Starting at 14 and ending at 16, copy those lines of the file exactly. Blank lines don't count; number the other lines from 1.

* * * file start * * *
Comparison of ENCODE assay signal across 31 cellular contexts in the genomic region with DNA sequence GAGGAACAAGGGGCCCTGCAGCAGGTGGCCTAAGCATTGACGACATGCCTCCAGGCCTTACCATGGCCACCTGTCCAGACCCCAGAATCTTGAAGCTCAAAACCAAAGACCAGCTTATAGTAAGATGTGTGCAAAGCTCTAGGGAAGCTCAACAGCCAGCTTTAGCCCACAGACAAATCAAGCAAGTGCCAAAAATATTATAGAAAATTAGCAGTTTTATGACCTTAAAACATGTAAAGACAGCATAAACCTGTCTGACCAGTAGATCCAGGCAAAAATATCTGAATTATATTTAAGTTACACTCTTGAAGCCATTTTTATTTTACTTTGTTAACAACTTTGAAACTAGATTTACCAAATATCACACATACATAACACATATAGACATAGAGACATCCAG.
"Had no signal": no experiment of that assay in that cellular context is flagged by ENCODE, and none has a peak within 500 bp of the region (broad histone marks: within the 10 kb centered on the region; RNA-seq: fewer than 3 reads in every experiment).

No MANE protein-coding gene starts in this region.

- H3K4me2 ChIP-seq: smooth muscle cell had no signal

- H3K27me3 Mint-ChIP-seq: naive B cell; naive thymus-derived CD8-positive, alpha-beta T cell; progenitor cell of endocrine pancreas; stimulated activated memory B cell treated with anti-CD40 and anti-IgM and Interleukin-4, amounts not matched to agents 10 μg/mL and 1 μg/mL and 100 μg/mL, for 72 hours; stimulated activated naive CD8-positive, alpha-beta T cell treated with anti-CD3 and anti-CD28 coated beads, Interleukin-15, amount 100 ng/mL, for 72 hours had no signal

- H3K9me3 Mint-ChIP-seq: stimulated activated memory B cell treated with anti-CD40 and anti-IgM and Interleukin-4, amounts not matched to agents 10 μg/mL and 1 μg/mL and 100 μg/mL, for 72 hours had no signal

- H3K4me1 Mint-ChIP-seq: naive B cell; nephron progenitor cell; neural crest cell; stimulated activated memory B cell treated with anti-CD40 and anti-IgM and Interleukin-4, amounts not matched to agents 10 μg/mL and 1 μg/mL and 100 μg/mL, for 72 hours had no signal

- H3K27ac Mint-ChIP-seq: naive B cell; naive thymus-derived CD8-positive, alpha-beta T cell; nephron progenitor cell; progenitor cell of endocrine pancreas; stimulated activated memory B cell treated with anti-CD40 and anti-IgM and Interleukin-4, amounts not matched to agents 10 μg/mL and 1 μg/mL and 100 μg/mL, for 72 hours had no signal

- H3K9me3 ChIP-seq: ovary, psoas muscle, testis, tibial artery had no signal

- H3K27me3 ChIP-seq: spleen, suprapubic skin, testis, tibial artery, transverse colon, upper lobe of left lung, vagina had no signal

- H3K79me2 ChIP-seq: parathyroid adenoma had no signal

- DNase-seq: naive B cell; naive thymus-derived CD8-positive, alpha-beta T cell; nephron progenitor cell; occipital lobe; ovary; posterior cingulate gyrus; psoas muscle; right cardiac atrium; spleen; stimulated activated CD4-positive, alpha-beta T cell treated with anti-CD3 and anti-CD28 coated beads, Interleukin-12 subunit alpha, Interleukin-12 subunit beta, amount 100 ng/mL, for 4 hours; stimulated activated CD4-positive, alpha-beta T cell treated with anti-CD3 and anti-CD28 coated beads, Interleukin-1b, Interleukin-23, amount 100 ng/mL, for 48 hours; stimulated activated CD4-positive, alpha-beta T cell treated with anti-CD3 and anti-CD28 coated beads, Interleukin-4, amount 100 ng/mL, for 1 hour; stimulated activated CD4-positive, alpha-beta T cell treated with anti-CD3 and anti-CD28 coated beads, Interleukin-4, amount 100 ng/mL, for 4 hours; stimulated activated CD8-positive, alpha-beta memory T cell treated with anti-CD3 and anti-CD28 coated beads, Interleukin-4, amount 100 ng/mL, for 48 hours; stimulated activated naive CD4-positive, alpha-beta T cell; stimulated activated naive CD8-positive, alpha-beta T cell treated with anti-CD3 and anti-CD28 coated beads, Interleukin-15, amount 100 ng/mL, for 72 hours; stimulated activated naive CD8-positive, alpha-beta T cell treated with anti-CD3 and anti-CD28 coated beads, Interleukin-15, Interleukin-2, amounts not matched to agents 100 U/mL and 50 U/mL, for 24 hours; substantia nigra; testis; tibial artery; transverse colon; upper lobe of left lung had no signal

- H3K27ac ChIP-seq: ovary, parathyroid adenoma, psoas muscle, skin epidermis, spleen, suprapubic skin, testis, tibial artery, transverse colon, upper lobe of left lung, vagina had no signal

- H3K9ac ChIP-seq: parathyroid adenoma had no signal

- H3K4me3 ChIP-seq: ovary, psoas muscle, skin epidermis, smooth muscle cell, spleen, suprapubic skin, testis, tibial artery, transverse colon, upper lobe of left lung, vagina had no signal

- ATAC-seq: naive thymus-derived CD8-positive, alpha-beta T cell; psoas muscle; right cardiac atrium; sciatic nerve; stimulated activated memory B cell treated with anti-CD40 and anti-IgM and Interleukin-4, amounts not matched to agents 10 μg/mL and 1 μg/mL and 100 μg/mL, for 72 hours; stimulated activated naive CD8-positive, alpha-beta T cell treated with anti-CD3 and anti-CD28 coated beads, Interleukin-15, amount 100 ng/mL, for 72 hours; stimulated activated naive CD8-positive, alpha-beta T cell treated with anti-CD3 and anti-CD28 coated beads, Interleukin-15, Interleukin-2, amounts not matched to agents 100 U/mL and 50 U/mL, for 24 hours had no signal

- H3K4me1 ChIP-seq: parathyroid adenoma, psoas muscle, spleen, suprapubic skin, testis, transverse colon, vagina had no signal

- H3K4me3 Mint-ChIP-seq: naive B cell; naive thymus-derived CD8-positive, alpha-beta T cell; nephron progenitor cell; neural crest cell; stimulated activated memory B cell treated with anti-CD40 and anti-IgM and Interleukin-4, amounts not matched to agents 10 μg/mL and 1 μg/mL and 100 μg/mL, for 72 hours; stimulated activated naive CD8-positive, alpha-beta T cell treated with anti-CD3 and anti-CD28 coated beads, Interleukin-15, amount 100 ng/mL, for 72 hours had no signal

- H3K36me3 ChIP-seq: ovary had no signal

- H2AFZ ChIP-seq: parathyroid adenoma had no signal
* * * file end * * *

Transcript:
- H3K9ac ChIP-seq: parathyroid adenoma had no signal

- H3K4me3 ChIP-seq: ovary, psoas muscle, skin epidermis, smooth muscle cell, spleen, suprapubic skin, testis, tibial artery, transverse colon, upper lobe of left lung, vagina had no signal

- ATAC-seq: naive thymus-derived CD8-positive, alpha-beta T cell; psoas muscle; right cardiac atrium; sciatic nerve; stimulated activated memory B cell treated with anti-CD40 and anti-IgM and Interleukin-4, amounts not matched to agents 10 μg/mL and 1 μg/mL and 100 μg/mL, for 72 hours; stimulated activated naive CD8-positive, alpha-beta T cell treated with anti-CD3 and anti-CD28 coated beads, Interleukin-15, amount 100 ng/mL, for 72 hours; stimulated activated naive CD8-positive, alpha-beta T cell treated with anti-CD3 and anti-CD28 coated beads, Interleukin-15, Interleukin-2, amounts not matched to agents 100 U/mL and 50 U/mL, for 24 hours had no signal